Profits and productivity = business success

15 June 2016

At UHY Hacker Young we work with a variety of clients, from start-ups to multi million pound corporations.

One thing that many have in common is that they did not start off as successful businesses. Each was founded with an idea and a vision of what they wanted to achieve. Running a successful business is a learnable skill. The key to success is effective time management, continuous learning and laser beam focus.

When you own your own business, it sometimes feels like no matter how many hours you put in you never seem to have enough time. Despite setting what seems like realistic business and personal goals, you often fall just short of them. Even if you have a handle on some aspects of your comapny, the amount of hours you dedicate, compared to what you pay yourself, sometimes feels a little unfair.

But if you want to reap the rewards you must learn to delegate.

When it comes to your business accounts, delegate them to a team of professionals who specialise in helping businesses prosper.  Then you can spend your time and energy working on what you do best.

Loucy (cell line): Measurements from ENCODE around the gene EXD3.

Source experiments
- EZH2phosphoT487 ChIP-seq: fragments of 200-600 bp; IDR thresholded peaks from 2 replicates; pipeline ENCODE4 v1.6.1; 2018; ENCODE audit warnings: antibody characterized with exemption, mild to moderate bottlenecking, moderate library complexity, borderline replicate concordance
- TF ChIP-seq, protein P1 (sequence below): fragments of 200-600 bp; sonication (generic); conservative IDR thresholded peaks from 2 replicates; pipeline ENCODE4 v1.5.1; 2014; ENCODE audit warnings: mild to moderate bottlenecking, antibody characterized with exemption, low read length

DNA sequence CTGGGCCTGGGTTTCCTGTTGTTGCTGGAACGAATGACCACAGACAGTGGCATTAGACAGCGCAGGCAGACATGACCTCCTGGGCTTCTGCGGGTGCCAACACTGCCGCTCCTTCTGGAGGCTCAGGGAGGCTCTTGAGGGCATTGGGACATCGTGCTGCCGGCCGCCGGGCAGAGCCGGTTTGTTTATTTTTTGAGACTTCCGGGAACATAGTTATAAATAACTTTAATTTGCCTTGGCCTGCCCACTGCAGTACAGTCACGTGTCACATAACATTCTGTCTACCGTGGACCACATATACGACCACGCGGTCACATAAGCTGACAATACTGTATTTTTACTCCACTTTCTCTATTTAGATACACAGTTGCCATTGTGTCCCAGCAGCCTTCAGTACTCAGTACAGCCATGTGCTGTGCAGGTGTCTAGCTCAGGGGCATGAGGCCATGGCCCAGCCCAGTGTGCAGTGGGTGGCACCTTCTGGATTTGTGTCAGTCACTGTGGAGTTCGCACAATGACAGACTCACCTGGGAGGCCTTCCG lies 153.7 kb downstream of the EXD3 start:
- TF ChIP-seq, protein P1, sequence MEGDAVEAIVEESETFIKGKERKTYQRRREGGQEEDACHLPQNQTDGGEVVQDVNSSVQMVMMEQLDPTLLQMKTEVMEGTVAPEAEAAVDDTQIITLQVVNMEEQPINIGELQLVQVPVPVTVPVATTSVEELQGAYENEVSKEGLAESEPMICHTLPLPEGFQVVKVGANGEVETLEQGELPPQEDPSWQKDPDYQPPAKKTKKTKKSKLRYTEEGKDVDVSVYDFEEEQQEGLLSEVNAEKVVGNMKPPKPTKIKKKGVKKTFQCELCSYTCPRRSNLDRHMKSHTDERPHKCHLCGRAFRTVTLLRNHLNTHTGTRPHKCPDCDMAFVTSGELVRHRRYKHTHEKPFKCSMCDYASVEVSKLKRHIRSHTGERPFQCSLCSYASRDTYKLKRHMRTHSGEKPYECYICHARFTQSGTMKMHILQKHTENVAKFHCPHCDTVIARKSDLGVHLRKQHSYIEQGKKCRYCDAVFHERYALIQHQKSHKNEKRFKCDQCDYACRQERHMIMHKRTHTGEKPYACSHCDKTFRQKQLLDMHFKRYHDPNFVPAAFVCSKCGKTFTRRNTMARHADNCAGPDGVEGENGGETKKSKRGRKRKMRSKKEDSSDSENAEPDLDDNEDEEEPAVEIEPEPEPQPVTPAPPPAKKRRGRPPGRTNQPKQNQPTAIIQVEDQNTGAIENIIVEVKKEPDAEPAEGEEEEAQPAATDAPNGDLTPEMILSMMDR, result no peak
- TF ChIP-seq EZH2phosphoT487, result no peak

I came across this article written by Brian Tracy, it explains some important skills that many of my successful clients have learned to incorporate into their businesses.

Do more important things

This is a great leverage factor. The 80/20 rule; 20% of what you do accounts for 80% of your results. If you have a list of ten things to do, two of those items will be worth more than all the others put together. Discipline yourself to work on those items that are most important; because you are producing five or ten times as much working on your top tasks as working on your average tasks.

Get better at your key tasks

Get better at the most important and valuable things you do; do them faster, and  get them done.

Now here is one of the greatest of all rules, and it comes from a study by Robert Half International who found that 50% of all working time is wasted. Fifty percent of all working time is spent on things of low value or no value. Fifty percent of working time is spent in idle chit-chat with co-workers, checking email, reading the paper, drinking coffee, going for breaks and lunches, coming in late, leaving early, going shopping, and personal business. So here is the way that you overcome this natural, habitual, comfort zone path of least resistance tendency to waste time and work, and that is to “work all the time you work.”

If you would like to work with a firm of accountants who understand the constraints that running a business can cause, then please get in touch with your local expert at Glenn.thomas@uhybirmingham.co.uk.